Camden police take to streets to tackle 'ruinous' cuckooing
- Credit: Joshua Thurston
Camden police have set out this week to tackle the “ruinous” exploitation of vulnerable adults who fall victim to “cuckooing”.
The practice is used in county lines trafficking where gang members deal drugs and collect takings using the homes of vulnerable residents, with these bases often then leading to violent crime.
The victim can be exploited and coerced to participate in criminal acts, including young people in precarious situations who are vulnerable to manipulation.
Camden police have spent this week conducting joint patrols with Camden Council community officers to provide leaflets and discuss with residents how they can be safeguarded from cuckooing.
This work has been supported by a social media campaign including the council’s safer streets team, and the outreach unit of Camden and Islington NHS Foundation Trust.
In cases of cuckooing, gangs often prey on vulnerable people seeking companionship.
The victims will allow the use of their homes, which then host the holding and running of drugs to aid the illegal substances’ production, preparation and sale.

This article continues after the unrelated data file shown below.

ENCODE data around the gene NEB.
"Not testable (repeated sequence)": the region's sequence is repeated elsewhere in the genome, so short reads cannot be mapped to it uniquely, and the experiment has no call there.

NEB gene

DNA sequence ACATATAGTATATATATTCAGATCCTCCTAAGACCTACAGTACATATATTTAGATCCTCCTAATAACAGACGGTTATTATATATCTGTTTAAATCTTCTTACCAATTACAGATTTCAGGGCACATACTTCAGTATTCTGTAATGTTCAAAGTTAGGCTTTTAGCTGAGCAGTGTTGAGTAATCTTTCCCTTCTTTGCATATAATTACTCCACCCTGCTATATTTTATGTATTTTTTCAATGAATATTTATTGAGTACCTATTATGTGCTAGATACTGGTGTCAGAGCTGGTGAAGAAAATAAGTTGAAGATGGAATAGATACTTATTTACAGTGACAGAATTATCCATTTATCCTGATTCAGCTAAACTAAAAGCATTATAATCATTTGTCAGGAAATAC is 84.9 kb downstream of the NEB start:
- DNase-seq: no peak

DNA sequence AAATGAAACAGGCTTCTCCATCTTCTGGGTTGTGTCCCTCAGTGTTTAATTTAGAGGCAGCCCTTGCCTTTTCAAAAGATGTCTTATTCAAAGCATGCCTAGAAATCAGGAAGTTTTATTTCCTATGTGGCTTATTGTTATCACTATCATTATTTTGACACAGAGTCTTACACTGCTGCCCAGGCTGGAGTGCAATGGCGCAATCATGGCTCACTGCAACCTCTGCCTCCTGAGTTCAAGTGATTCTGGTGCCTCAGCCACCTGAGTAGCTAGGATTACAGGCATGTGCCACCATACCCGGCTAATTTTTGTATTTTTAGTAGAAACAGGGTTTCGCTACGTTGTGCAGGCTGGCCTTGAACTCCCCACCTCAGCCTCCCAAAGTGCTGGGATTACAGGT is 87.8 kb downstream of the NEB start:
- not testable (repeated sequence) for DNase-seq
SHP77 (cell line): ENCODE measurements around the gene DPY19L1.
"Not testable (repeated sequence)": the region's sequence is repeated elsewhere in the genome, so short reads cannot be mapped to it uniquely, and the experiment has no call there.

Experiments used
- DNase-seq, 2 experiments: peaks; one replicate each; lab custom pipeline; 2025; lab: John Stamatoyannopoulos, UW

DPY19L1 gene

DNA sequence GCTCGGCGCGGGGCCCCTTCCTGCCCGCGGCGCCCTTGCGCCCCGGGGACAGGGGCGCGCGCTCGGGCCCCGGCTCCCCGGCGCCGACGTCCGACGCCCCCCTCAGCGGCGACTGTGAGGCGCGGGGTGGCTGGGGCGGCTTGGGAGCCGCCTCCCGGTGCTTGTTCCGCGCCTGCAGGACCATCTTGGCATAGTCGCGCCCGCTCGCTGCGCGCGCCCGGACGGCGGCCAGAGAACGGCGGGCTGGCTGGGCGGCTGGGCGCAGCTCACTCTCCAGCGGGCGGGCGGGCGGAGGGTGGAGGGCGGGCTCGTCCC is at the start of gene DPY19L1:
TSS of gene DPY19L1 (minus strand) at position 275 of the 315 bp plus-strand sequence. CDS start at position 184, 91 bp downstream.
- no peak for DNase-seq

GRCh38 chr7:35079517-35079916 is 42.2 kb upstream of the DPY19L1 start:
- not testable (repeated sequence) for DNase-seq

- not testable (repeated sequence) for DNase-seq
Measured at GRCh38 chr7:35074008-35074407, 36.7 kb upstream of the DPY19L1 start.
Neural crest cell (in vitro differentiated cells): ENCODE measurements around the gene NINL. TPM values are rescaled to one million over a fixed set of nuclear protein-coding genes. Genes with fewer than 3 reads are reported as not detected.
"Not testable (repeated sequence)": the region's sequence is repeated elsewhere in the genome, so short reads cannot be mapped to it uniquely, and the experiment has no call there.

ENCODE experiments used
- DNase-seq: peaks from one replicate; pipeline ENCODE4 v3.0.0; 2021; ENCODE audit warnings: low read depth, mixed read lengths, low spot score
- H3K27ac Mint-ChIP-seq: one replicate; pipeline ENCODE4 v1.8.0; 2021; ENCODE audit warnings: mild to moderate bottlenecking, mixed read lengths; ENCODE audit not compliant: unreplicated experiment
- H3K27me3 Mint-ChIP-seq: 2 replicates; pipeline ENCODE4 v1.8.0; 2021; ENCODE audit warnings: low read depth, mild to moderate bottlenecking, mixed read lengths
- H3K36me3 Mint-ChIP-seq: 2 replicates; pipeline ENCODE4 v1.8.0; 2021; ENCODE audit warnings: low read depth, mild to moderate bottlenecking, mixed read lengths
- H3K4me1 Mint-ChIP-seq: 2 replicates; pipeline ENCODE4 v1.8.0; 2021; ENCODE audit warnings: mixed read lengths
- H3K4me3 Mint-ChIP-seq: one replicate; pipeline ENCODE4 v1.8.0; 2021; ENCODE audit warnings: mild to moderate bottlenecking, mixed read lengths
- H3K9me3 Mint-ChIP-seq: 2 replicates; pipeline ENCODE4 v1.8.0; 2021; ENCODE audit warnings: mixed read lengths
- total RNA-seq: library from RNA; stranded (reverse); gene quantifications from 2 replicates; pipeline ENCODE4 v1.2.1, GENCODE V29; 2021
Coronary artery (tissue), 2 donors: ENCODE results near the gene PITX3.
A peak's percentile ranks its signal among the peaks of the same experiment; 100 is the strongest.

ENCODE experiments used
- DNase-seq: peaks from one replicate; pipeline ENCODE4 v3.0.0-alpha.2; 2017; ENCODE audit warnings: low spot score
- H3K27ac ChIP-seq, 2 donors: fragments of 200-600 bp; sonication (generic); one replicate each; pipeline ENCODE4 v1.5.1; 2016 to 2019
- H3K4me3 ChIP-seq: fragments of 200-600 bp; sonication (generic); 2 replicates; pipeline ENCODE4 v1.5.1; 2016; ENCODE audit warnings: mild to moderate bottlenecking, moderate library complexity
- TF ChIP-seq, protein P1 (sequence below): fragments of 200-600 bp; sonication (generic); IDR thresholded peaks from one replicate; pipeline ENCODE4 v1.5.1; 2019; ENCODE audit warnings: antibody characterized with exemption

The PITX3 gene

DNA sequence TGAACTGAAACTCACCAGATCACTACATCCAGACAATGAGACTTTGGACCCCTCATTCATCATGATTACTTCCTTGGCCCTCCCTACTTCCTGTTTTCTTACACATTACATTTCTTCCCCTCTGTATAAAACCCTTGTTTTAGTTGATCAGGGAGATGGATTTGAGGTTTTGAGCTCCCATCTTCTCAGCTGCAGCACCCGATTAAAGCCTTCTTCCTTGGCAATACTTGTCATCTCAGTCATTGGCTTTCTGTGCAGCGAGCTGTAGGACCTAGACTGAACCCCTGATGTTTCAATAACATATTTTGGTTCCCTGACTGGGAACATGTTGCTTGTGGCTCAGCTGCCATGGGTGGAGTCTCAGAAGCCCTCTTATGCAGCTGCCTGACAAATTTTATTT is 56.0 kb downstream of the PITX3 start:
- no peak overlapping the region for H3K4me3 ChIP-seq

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Acting Superintendent Elaina Usher, Camden’s head of neighbourhood policing, said: “Cuckooing is a ruinous practice of criminals taking over the home of a vulnerable person and it is a scourge on our local community.
“My officers are committed to protecting our residents as well as bringing offenders to justice.”
Cllr Nadia Shah, Camden’s cabinet member for safer communities, said: “The practice of cuckooing is particularly upsetting as it tends to be focused on the more vulnerable residents in our communities.
“Although thankfully not considered widespread across the borough, the nature of this type of crime means that it is often harder to identify.”
Cllr Shah added: “I would also ask all Camden residents to be good citizens and mindful to any noticeable changes in visitors and routines in their communities that might indicate that something is amiss, and especially to remember to check in regularly with any vulnerable or older neighbours.”
For more information on cuckooing visit https://crimestoppers-uk.org/campaigns-media/news/2018/mar/let-s-stop-cuckooing